The Earth's mantle consists of rock, which can be partially molten in small regions, but the vast majority of the mantle material is solid. In response to short-term force, e.g. seismic waves, the mantle behaves like an elastic solid body. However, in geological time scales the rock behaves like a viscous fluid and allows global-scale circulation. Tectonic structures likes faults and mountains, horizontal plate movements, earthquakes or volcanoes are expressions of these interior movements.
The aims of this project are to
- implement the latest observational constraints into a global model of contemporary mantle circulation,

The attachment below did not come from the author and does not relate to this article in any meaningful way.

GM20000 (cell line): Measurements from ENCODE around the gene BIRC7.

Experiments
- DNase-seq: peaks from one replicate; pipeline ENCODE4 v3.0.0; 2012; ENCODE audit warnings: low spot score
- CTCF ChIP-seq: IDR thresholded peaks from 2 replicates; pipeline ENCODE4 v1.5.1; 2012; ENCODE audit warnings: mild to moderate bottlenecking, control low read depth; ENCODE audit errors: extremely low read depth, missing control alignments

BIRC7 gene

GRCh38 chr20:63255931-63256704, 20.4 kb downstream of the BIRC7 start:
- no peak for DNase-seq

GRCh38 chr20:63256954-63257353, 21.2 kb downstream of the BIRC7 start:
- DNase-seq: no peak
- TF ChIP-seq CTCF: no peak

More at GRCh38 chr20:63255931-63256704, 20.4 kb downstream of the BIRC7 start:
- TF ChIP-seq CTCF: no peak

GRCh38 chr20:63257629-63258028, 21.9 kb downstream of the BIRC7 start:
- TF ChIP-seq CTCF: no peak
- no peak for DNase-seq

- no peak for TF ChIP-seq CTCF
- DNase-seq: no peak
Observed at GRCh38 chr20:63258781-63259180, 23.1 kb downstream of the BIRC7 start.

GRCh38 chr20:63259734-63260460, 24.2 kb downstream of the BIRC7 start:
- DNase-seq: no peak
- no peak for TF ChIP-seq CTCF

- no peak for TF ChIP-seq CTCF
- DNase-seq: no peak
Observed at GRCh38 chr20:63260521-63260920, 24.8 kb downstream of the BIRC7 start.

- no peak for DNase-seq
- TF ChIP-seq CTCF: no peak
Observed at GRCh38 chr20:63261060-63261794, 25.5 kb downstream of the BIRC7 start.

- develop a (template) regional tectonic model
- couple both models to improve the regional model
The ideal candidate will have
- knowledge of computational programming,
- strong mathematical or physics skills,
- some background or interest in Geophysics.
You will be supervised by Professor Hans Muhlhaus (mathematical engineering) and Dr. Klaus Gottschaldt (computational geodynamics). For further information please contact Klaus Gottschaldt.